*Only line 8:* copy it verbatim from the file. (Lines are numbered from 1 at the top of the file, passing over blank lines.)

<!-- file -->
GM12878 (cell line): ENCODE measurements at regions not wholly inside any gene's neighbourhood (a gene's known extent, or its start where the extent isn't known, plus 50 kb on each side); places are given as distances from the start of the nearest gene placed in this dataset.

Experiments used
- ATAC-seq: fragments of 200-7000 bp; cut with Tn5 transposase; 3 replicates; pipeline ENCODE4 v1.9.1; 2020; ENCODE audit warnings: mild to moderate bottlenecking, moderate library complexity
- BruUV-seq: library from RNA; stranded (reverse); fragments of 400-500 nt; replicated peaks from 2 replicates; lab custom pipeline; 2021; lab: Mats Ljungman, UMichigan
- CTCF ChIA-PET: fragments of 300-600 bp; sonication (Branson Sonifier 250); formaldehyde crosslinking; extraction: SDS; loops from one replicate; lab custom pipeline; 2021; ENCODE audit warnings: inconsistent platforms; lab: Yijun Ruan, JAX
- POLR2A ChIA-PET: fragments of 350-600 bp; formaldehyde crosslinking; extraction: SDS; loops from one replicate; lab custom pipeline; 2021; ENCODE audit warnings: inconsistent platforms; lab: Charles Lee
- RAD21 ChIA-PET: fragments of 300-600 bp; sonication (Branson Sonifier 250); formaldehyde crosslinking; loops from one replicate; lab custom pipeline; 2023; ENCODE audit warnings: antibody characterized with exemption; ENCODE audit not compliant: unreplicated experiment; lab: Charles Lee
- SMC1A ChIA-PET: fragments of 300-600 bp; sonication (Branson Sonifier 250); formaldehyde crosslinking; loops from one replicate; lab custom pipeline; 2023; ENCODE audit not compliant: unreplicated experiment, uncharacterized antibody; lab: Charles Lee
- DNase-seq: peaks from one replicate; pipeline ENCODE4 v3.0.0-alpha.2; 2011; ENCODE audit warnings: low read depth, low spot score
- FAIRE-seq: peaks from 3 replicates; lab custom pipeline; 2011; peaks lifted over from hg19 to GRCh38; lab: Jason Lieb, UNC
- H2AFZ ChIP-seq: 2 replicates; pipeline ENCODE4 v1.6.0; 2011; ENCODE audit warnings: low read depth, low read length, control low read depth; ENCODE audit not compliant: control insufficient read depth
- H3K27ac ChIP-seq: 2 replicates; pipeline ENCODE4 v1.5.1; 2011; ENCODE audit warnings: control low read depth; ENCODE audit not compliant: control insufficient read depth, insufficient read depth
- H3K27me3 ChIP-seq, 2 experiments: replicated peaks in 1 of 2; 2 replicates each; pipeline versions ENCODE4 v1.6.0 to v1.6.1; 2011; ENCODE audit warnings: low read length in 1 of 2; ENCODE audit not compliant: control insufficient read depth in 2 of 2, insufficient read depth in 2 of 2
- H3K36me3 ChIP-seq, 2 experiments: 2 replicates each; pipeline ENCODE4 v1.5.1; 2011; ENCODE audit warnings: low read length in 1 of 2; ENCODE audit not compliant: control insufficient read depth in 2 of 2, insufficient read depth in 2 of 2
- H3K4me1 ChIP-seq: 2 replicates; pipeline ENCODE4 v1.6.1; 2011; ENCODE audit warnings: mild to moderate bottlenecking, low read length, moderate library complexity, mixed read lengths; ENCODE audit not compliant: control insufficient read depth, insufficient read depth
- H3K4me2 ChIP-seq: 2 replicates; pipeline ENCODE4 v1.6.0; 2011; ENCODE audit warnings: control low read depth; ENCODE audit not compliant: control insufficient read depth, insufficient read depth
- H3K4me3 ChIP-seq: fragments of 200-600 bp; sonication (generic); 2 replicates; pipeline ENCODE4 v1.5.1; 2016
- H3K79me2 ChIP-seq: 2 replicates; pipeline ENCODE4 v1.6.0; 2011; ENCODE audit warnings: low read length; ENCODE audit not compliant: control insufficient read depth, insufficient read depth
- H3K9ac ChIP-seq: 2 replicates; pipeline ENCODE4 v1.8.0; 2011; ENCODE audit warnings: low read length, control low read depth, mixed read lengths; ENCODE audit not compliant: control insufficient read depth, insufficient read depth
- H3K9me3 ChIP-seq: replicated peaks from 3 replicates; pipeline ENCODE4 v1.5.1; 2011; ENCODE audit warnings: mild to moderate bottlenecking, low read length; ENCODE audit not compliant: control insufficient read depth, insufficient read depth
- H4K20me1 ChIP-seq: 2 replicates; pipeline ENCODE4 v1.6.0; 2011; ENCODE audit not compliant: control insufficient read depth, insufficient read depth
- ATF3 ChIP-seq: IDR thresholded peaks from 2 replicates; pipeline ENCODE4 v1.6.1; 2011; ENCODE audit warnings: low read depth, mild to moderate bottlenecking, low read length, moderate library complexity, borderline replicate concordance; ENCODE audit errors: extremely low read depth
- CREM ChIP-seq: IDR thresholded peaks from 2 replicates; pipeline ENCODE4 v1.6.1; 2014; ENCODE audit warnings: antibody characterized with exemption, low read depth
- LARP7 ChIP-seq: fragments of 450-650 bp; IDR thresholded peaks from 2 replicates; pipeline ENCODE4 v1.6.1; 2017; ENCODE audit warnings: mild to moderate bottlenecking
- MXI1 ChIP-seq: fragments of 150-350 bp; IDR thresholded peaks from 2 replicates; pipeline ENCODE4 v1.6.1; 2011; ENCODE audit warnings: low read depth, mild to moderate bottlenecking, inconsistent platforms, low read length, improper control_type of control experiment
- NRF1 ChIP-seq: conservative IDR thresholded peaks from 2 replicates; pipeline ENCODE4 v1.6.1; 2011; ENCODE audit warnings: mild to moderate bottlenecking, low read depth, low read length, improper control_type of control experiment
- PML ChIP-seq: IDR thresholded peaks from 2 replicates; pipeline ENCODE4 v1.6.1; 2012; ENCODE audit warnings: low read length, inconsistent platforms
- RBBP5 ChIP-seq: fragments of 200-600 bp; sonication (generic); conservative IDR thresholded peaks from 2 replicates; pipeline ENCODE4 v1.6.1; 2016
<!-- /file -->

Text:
- SMC1A ChIA-PET: fragments of 300-600 bp; sonication (Branson Sonifier 250); formaldehyde crosslinking; loops from one replicate; lab custom pipeline; 2023; ENCODE audit not compliant: unreplicated experiment, uncharacterized antibody; lab: Charles Lee